Bahbah: The "Deal" or "No Deal" of the Century
By: Bishara A. Bahbah/Arab America Featured Columnist
The much-anticipated and frequently delayed so-called “deal of the century” heralded by US President Donald Trump as the ‘ultimate deal’ leading to the path for peace between Israel and the Palestinians is expected to be unveiled in June. The timing was determined to coincide with Benjamin Netanyahu’s forming of his new government following his unprecedented fifth win in Israeli elections and the end of Ramadan expected to be in early June.
The plan’s lead architects tasked by Trump to draft the plan are Jared Kushner, the president’s son-in-law, and senior advisor; Jason Greenblatt, his top peace negotiator; and David Friedman, his ambassador to Israel.
I, for one, believe that the Palestinian leadership over the past 100 years or so have made grave errors in refusing most potential proposals to the Palestinian-Israeli conflict citing the inadequacies of this or that proposal. Israel, on the other hand, was always willing to take what was offered to it and add to those gains over time until it successfully ended up controlling all of historic Palestine.
Given what little we know about the plan and the hints offered by the lead architects or those US officials who are privy to the plan, I have no doubt whatsoever that it is a disaster in the making and one of the most anti-climatic proposals in history.
Here is what we know so far about the plan includes and does not include:
Israel would retain security control of the West Bank.
Based on what the US Ambassador to Israel, David Friedman, stated which was subsequently confirmed by Jared Kushner, the latter said, “from Israel’s point of view, their [Israel] biggest concern is just security. And I think that what we do, is something that allows for Israel to maintain security…”
Two-state negotiations are non-starters.
Kushner stated, “New and different ways to reach peace must be tried… We’ve studied the past efforts and how they failed and why they failed.” When asked by a reporter whether his plan would culminate in “two states,” Kushner replied, “If people focus on the old traditional talking points, we’re never going to make progress.” In fact, his top aides have already counseled those involved in the peace process not to use the phrase “two-state solution.”
Kushner stated that his plan will emphasize economic benefits for the Palestinians and security for Israel.
Kushner added, “our focus is really on the bottom up, which is how to make the lives of the Palestinian people better? What can you resolve to allow these areas to become more investable?”
There is no role for Hamas.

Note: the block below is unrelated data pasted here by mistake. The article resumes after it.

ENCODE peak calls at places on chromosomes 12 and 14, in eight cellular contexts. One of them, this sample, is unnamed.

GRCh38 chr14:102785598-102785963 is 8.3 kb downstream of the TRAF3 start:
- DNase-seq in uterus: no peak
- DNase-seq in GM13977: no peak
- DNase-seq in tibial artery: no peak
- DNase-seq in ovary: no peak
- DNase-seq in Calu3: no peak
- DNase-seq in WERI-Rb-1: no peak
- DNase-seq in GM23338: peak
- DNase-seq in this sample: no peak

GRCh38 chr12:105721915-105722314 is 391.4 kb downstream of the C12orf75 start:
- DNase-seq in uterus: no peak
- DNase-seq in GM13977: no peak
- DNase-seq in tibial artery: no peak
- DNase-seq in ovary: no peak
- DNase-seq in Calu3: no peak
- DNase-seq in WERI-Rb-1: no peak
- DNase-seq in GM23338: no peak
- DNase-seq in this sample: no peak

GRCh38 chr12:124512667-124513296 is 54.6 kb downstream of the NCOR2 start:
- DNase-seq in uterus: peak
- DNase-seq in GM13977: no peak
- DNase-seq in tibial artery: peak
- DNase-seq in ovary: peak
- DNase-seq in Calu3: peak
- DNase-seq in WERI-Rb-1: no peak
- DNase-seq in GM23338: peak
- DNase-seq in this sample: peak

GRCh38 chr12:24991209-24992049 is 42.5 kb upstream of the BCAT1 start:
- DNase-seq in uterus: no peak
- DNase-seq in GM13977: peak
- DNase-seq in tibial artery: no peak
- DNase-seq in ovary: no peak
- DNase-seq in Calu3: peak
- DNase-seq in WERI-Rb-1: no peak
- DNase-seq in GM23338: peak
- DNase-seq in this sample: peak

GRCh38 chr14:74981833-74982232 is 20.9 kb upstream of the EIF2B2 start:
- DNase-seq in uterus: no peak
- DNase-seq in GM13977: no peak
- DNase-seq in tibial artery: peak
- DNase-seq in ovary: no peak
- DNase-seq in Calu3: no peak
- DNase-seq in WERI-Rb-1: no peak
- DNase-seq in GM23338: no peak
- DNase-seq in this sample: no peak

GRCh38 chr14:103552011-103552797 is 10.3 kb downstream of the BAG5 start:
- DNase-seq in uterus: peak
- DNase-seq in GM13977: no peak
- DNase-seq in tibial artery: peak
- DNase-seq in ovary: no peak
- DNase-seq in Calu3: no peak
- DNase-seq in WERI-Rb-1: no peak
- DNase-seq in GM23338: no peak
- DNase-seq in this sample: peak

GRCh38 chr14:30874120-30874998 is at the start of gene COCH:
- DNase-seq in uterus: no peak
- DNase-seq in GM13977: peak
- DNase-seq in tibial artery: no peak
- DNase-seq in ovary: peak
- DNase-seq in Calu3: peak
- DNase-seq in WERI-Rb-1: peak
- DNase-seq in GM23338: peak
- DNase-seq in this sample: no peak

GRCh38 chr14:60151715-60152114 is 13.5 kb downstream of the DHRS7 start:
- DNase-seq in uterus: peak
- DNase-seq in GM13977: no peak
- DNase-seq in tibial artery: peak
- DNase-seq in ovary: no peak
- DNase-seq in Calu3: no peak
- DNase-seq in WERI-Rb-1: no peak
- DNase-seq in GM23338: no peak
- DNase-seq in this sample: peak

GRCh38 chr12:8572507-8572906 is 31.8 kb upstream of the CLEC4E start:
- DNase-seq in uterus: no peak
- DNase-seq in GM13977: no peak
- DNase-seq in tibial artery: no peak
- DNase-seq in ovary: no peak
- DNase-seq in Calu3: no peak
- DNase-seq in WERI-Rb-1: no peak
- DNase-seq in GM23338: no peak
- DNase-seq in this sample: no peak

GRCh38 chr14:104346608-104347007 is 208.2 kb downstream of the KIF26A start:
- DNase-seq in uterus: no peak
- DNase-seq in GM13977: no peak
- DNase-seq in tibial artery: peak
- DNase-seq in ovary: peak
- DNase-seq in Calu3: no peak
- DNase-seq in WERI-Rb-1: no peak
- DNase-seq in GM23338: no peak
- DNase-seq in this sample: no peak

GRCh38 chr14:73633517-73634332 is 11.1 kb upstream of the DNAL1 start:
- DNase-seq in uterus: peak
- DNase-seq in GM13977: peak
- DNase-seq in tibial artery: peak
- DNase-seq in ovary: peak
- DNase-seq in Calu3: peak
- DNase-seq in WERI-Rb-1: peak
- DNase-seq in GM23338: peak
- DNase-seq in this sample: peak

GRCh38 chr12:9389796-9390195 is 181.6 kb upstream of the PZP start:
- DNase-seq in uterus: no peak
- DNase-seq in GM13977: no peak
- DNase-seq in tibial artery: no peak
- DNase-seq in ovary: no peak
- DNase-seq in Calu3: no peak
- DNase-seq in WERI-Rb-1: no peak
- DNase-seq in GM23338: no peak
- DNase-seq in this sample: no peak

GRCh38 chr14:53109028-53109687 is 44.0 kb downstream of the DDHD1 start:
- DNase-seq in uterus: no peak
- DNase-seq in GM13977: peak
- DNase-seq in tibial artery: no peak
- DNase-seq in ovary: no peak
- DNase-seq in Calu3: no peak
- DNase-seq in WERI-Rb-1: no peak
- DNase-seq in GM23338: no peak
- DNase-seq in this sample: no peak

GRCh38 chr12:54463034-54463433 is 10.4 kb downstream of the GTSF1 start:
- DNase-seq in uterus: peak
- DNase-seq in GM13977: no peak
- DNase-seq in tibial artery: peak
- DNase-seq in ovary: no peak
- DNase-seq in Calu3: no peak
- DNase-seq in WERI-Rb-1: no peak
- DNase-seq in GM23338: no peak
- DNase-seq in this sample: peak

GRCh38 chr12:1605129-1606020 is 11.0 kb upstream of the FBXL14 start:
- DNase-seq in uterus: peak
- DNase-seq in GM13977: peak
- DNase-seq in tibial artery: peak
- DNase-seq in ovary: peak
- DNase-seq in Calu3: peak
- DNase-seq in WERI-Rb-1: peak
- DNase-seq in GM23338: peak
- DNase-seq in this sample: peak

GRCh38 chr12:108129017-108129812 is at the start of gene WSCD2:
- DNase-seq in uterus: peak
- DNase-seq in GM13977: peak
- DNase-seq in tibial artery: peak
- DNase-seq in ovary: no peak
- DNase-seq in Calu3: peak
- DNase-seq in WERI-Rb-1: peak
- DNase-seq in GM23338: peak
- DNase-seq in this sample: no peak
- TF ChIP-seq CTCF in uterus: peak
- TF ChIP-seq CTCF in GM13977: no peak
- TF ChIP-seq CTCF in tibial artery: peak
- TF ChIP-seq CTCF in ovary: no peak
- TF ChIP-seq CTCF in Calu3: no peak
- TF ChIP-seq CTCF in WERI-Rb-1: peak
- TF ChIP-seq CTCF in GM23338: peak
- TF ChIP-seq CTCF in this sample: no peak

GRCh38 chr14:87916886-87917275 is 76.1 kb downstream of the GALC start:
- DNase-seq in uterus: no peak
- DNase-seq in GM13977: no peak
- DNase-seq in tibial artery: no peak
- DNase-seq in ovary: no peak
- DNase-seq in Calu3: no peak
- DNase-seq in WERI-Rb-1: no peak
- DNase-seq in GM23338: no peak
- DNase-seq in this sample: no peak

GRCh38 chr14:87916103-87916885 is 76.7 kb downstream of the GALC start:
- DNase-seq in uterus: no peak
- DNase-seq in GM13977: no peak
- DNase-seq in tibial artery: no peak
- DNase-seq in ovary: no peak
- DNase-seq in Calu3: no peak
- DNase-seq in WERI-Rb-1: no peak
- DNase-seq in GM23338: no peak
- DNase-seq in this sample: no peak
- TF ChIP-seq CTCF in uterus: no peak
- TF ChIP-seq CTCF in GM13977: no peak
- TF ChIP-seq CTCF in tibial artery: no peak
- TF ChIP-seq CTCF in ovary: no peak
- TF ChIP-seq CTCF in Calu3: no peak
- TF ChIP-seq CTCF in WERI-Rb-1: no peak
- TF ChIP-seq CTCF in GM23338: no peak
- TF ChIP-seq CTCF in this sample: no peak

In a New York Times opinion piece published recently, Jason Greenblatt argued that “the people of Gaza cannot be helped in any meaningful way until Hamas is no longer in the picture or makes the necessary choices for stability and, eventually, peace.” In other words, there will be no role for Hamas in the envisioned deal.
No Land from Egypt to Gaza.
Greenblatt said that the plan will not involve giving land from Egypt’s Sinai Peninsula to Palestinian territory in Gaza as was and reported by some sources in the past.
A robust business plan for the region?
With regard to the region as a whole, Kushner expounded on April 22 that “We deal with all the core status issues because you have to do it, but we’ve also built a robust business plan for the whole region.”
Given that President Trump has:
- Recognized Jerusalem and, not even West Jerusalem, as Israel’s capital and has already moved the US embassy to the city
- Defunded UNRWA and disavowed its mission of helping Palestinian refugees throughout the West Bank, Gaza, Jordan, Syria, and Lebanon
- Cut off all aid to the Palestinians — both direct and indirect aid — including aid to the Palestinian Authority’s security apparatus …
Deal or No Deal?
Do we really have to do much analysis to conclude that the deal of the century will not include the basic Palestinian demand of an even “modified” sovereign state in the West Bank, Gaza, with East Jerusalem as its capital?
If I were representing the Palestinian people, I would want to see the entire document of the proposed “deal of the century” before I pass judgment on it.
If Kushner, Greenblatt, and Friedman’s statements are remotely accurate and represent what the plan offers, then they should save a tree and not print a copy for the Palestinian side.
Prof. Bishara Bahbah was the editor-in-chief of the Jerusalem based “Al-Fajr” newspaper between 1983-84. He was a member of the Palestinian delegation to the Peace Talks on Arms Control and Regional Security. He taught at Harvard and was the associate director of its Kennedy School’s Institute for Social and Economic Policy in the Middle East.
The views and opinions expressed in this article are those of the author and do not necessarily reflect the position of Arab America.